# Summary of 'An Efficient Quantum Factoring Algorithm'

Author: Oded Regev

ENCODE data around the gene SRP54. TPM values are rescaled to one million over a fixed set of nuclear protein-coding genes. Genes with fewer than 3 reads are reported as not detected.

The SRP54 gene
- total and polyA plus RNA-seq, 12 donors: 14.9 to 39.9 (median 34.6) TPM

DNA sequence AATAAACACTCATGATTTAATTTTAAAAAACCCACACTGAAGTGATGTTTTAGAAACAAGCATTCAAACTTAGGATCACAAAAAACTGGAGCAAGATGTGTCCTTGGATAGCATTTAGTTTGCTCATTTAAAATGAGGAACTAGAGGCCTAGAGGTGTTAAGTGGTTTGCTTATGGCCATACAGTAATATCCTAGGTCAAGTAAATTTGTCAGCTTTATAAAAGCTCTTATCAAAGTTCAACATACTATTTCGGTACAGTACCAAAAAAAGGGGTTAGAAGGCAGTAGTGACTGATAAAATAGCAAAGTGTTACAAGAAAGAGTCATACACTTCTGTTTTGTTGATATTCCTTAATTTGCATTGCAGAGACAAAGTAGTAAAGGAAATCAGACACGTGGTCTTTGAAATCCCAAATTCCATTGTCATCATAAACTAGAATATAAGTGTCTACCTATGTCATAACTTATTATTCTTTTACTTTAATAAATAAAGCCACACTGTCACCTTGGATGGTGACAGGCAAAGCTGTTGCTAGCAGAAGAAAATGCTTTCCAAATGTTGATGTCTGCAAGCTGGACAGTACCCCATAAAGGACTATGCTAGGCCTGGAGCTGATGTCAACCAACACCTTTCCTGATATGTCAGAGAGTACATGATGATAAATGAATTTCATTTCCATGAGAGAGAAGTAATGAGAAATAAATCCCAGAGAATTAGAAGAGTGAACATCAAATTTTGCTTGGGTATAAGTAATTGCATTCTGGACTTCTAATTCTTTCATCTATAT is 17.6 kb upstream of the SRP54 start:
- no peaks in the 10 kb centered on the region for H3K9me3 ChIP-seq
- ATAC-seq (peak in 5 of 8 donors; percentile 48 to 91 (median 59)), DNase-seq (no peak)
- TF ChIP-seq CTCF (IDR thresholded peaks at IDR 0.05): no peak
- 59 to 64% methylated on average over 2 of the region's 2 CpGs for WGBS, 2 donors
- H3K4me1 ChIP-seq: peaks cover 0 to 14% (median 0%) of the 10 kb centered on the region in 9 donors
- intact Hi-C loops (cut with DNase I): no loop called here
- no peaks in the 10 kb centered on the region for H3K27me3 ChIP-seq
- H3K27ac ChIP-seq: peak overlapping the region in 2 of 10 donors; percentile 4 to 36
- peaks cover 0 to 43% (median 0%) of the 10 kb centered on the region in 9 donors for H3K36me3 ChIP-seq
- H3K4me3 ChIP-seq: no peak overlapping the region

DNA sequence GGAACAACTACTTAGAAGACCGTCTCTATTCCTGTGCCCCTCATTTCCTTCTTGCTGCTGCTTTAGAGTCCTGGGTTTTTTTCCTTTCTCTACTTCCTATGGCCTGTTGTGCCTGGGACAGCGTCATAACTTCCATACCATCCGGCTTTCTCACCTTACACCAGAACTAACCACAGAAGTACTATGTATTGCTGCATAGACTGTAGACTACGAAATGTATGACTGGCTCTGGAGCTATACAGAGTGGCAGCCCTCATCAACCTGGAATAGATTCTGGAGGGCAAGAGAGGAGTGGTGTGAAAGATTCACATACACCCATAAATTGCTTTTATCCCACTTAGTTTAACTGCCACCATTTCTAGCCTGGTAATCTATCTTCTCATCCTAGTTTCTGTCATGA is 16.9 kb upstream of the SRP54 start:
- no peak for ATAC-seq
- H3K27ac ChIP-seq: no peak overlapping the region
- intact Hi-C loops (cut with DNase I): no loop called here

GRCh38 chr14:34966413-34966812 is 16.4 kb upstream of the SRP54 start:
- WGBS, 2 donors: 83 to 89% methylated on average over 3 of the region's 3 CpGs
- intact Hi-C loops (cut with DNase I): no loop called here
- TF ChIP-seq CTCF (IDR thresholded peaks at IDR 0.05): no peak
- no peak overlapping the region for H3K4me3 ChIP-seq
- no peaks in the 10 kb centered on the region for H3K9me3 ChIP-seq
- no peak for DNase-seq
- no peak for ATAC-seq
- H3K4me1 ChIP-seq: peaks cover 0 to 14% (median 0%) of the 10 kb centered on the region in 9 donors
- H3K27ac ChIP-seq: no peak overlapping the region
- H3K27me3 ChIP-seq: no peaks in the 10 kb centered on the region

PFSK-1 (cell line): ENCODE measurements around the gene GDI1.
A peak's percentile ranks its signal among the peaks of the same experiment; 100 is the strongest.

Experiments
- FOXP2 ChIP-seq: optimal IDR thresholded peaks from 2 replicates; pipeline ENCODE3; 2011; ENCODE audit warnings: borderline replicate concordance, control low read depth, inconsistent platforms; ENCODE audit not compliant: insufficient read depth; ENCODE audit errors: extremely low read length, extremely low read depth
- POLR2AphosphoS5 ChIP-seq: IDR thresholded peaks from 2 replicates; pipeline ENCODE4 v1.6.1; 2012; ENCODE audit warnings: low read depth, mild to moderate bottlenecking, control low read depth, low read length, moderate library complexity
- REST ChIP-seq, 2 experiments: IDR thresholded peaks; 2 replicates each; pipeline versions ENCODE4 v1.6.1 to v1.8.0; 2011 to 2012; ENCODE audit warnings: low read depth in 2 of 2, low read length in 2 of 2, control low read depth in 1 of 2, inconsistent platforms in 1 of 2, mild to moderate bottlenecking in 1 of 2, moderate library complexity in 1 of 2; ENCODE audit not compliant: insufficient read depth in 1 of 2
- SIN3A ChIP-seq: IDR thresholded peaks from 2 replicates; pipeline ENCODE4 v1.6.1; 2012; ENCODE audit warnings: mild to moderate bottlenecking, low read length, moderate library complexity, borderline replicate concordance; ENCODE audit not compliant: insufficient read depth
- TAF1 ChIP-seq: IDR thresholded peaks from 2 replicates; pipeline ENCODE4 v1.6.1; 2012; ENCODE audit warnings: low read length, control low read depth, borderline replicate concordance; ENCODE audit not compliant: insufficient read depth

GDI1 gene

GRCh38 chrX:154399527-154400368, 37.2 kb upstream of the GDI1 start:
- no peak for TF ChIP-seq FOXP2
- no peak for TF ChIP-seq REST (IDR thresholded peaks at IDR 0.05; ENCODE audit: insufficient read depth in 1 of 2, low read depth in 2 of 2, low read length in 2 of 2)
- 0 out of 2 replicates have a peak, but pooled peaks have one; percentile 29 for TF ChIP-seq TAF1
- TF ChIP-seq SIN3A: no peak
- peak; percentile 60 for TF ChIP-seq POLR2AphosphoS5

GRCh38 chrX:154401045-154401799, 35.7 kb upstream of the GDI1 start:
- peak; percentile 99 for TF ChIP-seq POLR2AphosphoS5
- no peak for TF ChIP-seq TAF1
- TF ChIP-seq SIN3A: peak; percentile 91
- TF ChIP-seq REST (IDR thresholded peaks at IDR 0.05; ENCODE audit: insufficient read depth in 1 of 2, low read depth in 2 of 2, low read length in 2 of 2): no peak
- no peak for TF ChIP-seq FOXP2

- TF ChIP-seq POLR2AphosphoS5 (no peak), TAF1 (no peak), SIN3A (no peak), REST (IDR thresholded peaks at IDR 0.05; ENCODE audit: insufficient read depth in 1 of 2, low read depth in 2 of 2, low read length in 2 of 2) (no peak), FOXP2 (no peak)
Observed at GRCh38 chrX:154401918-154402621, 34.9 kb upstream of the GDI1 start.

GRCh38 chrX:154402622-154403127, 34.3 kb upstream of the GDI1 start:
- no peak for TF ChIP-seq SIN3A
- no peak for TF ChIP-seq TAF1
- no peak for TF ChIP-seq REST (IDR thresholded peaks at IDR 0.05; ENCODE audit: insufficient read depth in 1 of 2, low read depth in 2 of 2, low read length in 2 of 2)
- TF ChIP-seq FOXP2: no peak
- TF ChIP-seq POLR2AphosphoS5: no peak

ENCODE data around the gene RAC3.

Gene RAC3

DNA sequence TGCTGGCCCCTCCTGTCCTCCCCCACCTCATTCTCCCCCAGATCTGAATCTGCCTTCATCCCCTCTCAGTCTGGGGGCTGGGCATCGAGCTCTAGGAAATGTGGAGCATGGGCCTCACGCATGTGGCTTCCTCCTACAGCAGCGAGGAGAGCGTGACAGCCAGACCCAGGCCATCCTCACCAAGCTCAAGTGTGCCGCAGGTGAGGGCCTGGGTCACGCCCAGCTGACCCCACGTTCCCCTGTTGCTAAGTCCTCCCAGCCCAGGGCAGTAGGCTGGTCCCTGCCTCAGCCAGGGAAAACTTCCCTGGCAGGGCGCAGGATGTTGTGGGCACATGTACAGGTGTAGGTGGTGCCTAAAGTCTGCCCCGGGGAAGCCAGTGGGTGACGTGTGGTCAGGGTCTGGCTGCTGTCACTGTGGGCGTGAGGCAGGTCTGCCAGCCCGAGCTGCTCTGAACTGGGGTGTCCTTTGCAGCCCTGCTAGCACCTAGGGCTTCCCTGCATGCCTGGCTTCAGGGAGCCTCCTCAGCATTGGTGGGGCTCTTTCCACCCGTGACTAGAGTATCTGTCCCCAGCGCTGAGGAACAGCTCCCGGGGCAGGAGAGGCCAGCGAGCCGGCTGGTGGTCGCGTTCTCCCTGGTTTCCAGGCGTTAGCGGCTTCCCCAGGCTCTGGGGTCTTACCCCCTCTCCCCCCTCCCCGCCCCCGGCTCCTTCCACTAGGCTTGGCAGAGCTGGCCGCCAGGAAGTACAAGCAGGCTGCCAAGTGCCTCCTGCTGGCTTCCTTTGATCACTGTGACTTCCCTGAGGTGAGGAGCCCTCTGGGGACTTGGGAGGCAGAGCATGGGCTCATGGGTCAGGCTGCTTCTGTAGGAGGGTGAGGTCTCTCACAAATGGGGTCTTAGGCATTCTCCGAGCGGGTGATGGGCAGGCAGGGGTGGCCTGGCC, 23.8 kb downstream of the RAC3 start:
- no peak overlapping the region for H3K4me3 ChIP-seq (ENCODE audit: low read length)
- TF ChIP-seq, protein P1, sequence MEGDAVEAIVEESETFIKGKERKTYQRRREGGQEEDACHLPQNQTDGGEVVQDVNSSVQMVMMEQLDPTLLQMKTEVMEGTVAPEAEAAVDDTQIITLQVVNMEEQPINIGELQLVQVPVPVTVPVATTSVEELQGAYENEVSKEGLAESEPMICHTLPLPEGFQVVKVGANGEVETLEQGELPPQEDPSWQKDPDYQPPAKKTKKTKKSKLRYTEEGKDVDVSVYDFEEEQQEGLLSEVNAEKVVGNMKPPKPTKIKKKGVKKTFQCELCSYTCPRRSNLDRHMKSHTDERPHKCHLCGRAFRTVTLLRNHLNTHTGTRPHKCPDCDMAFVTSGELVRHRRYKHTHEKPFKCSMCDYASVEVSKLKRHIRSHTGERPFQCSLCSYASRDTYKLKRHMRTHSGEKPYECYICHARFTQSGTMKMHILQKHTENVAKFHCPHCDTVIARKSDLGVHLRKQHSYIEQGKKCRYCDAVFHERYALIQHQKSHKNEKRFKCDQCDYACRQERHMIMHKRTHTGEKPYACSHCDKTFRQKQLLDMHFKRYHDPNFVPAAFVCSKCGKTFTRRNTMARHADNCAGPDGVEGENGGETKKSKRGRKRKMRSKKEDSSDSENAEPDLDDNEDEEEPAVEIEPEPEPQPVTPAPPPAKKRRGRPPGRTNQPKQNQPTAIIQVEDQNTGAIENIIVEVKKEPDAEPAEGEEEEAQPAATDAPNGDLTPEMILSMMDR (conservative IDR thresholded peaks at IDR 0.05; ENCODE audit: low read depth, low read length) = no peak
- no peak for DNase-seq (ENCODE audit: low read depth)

The paper presents an efficient quantum factoring algorithm that can be used to factorize n-bit integers. The algorithm involves running a quantum circuit with ˜O(n3/2) gates for √n + 4 times, and then using a polynomial-time classical post-processing step. The correctness of the algorithm is based on a number-theoretic assumption similar to those used in subexponential classical factorization algorithms. The author demonstrates that quantum circuits of size ˜O(n3/2) are sufficient for factoring integers, which is an improvement over previous algorithms that required larger circuit sizes. The number of qubits in the quantum circuit is O(n3/2), which is higher than the qubit requirement in optimized implementations of Shor’s algorithm. However, the depth of the quantum circuit is smaller than Shor’s algorithm, making it more feasible for implementation. The paper also discusses the potential implications of the algorithm in practice. It is highlighted that the analysis is asymptotic and the algorithm may not be efficient for small values of n. The algorithm may benefit from optimizations in fast integer multiplication and the use of smaller qubit counts, similar to optimizations used in Shor’s algorithm. However, it is currently unclear if these optimizations can be applied to the proposed algorithm. The author concludes by stating that the algorithm provides an improvement over Shor’s algorithm in terms of circuit size. However, it remains to be seen if the algorithm can be practically implemented and if it can provide an improvement over Shor’s algorithm for small values of n. The analysis in the paper is based on asymptotics, and it is unclear if hidden constants in the algorithm would make it inefficient for small values of n. In summary, the paper presents an efficient quantum factoring algorithm that uses a quantum circuit with ˜O(n3/2) gates and a classical post-processing step. The algorithm provides an improvement over previous algorithms in terms of circuit size, but its practicality and potential improvements for small values of n remain to be seen.